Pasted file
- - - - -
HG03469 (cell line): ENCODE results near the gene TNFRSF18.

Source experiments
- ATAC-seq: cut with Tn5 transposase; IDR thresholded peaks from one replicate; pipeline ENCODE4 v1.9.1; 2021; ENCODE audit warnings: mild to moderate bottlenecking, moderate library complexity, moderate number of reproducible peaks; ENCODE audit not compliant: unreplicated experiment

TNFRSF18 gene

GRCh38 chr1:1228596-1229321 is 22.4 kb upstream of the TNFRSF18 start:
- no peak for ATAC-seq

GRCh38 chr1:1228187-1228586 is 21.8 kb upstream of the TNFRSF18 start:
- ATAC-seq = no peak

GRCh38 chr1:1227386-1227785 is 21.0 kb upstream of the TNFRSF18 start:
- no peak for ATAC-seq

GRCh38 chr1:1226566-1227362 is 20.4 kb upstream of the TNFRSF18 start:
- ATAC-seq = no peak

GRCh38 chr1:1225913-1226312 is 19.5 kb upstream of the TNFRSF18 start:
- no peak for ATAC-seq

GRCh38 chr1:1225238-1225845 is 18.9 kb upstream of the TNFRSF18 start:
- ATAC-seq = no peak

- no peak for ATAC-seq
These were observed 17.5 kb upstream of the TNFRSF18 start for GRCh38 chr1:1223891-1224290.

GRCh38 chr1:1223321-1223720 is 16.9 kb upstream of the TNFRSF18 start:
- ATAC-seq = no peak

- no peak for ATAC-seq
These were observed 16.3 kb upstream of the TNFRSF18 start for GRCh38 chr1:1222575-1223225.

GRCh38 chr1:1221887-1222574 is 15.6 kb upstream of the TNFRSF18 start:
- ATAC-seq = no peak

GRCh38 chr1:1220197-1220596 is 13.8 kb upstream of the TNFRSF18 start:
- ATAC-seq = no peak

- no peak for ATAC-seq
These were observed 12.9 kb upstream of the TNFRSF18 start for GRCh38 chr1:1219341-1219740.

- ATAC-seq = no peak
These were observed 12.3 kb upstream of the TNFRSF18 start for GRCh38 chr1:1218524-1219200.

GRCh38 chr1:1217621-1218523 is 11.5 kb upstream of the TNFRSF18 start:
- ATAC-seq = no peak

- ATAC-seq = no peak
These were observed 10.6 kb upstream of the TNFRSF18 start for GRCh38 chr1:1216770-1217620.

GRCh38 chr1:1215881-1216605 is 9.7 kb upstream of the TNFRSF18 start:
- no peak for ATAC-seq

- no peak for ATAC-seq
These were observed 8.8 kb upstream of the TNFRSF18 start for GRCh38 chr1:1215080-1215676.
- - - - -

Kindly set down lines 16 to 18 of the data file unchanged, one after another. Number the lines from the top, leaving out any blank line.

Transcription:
- ATAC-seq = no peak

- no peak for ATAC-seq
These were observed 17.5 kb upstream of the TNFRSF18 start for GRCh38 chr1:1223891-1224290.